posted on 2022-09-15, 12:09authored byKagenaar E., VanHemelrijck W.M.J., Kunst A.E., Janssen F.
Introduction: Cross-national comparison suggests that the timing of the obesity epidemic differs across
socio-economic groups (SEGs). Similar to the smoking epidemic, these differences might be described by
the diffusion of innovations theory, which states that health behaviours diffuse from higher to lower
SEGs. However, the applicability of the diffusion of innovations theory to long-term time trends in
obesity by SEG is unknown. We studied long-term trends in the obesity prevalence by socio-economic
group in England, France, Finland, Italy, Norway, and the USA and examined whether trends are
described by the diffusion of innovations theory.
Methods: Obesity prevalence from 1978 to 2019 by educational level, sex, and age group (25+) from
health surveys were harmonised, age-standardised, Loess-smoothed, and visualised. Prevalence rate
differences were calculated and segmented regression was performed to obtain annual percentage
changes, which were compared over time and across SEGs.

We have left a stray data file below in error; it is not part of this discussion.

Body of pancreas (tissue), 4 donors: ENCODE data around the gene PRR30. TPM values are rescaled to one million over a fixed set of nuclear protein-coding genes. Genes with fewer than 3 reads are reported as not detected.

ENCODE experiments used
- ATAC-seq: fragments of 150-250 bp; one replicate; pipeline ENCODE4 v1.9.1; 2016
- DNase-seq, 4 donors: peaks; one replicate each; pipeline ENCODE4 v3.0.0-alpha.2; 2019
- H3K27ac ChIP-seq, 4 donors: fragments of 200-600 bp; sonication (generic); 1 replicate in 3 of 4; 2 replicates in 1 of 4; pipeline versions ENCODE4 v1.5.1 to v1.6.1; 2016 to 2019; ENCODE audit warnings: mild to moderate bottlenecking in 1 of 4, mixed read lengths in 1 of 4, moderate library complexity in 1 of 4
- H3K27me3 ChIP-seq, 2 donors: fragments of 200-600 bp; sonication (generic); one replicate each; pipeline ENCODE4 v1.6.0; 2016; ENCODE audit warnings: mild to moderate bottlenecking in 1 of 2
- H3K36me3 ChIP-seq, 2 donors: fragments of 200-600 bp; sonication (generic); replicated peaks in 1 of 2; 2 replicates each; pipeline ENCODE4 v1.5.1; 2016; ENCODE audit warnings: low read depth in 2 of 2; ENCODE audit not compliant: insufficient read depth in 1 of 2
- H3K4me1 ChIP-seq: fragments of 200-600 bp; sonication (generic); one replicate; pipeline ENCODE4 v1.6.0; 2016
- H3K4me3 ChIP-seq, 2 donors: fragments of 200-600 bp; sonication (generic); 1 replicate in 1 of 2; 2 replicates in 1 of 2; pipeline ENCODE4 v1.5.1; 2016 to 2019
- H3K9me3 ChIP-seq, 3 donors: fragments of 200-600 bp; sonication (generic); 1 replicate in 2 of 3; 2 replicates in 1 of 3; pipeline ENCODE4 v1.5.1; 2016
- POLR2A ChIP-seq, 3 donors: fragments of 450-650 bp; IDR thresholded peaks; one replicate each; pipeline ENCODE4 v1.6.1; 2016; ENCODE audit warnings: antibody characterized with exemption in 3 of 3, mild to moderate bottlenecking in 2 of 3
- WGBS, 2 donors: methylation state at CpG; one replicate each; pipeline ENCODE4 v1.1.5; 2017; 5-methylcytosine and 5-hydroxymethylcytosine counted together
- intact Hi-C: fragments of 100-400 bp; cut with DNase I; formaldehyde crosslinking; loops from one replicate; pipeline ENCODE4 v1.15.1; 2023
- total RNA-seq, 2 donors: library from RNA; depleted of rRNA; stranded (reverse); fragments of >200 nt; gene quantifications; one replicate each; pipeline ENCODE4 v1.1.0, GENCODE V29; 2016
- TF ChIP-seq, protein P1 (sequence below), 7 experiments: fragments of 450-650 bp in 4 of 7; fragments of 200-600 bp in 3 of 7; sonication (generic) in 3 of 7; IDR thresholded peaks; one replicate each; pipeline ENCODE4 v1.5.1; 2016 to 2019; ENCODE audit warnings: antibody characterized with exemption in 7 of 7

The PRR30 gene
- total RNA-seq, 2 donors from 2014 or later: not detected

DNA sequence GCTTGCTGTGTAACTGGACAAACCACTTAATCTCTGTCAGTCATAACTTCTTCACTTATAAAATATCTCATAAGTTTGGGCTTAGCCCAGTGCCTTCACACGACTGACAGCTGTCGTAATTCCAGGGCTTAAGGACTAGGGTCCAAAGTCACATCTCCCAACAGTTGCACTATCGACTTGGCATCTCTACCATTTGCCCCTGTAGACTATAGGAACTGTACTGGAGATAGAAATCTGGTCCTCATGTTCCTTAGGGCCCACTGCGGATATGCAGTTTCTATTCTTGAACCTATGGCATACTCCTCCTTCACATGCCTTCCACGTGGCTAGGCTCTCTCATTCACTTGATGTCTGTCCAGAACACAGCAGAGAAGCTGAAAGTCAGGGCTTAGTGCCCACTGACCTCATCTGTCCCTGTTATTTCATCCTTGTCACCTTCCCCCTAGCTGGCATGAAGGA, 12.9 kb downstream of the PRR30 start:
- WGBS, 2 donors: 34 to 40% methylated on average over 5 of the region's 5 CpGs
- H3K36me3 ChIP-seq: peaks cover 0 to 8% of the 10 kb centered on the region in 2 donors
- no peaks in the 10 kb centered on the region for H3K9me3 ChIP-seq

Results: Obesity prevalence among lower educated has exceeded that of higher educated groups,
except among USA men, in all countries throughout the study period. A comparable increase across
educational levels was observed until approximately 2000. Recently, obesity prevalence stagnated
among higher educated groups in Finland, France, Italy, and Norway, and lower educated groups in
England and the USA.
Discussion: Recent trends in obesity prevalence by SEG are mostly in line with the diffusion of
innovations theory, however, no diffusion from higher to lower SEGs at the start of the epidemic was
found. The stagnation among higher SEGs but not lower SEGs suggests that the latter will likely
experience the greatest future burden.